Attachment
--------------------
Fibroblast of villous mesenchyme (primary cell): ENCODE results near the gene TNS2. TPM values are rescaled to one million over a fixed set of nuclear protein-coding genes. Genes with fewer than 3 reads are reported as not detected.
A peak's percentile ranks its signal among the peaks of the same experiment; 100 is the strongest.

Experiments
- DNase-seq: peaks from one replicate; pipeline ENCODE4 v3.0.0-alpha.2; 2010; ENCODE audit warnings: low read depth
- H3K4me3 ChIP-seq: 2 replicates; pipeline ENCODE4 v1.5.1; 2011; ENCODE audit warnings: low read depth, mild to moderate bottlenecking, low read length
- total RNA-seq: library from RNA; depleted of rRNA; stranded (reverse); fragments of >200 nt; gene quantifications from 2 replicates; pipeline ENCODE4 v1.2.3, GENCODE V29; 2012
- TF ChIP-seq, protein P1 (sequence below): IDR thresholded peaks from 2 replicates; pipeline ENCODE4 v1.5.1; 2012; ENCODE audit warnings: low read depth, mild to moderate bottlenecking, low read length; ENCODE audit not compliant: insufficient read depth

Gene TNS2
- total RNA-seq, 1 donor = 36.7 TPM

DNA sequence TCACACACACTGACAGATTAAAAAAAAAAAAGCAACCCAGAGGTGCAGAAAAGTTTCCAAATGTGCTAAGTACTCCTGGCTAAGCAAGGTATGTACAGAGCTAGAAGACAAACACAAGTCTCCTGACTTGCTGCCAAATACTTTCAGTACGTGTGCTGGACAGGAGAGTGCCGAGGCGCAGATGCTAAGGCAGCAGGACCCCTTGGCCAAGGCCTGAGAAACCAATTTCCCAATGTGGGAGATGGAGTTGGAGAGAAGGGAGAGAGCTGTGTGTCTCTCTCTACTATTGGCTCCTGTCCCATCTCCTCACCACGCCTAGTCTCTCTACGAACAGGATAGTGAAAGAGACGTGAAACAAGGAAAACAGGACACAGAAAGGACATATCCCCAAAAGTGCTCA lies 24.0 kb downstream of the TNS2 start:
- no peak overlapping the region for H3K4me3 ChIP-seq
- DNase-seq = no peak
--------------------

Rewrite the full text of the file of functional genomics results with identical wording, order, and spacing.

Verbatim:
Fibroblast of villous mesenchyme (primary cell): ENCODE results near the gene TNS2. TPM values are rescaled to one million over a fixed set of nuclear protein-coding genes. Genes with fewer than 3 reads are reported as not detected.
A peak's percentile ranks its signal among the peaks of the same experiment; 100 is the strongest.

Experiments
- DNase-seq: peaks from one replicate; pipeline ENCODE4 v3.0.0-alpha.2; 2010; ENCODE audit warnings: low read depth
- H3K4me3 ChIP-seq: 2 replicates; pipeline ENCODE4 v1.5.1; 2011; ENCODE audit warnings: low read depth, mild to moderate bottlenecking, low read length
- total RNA-seq: library from RNA; depleted of rRNA; stranded (reverse); fragments of >200 nt; gene quantifications from 2 replicates; pipeline ENCODE4 v1.2.3, GENCODE V29; 2012
- TF ChIP-seq, protein P1 (sequence below): IDR thresholded peaks from 2 replicates; pipeline ENCODE4 v1.5.1; 2012; ENCODE audit warnings: low read depth, mild to moderate bottlenecking, low read length; ENCODE audit not compliant: insufficient read depth

Gene TNS2
- total RNA-seq, 1 donor = 36.7 TPM

DNA sequence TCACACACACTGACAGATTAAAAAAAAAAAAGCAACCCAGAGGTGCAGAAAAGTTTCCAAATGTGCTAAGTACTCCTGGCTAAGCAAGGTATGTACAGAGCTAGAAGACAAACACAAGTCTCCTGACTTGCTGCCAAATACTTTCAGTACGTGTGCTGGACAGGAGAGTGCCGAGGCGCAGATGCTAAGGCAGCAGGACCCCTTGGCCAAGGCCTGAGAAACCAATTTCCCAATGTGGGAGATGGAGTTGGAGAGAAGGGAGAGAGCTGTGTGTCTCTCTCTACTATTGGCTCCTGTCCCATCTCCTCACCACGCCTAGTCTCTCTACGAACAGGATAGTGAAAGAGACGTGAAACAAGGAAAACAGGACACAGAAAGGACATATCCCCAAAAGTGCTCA lies 24.0 kb downstream of the TNS2 start:
- no peak overlapping the region for H3K4me3 ChIP-seq
- DNase-seq = no peak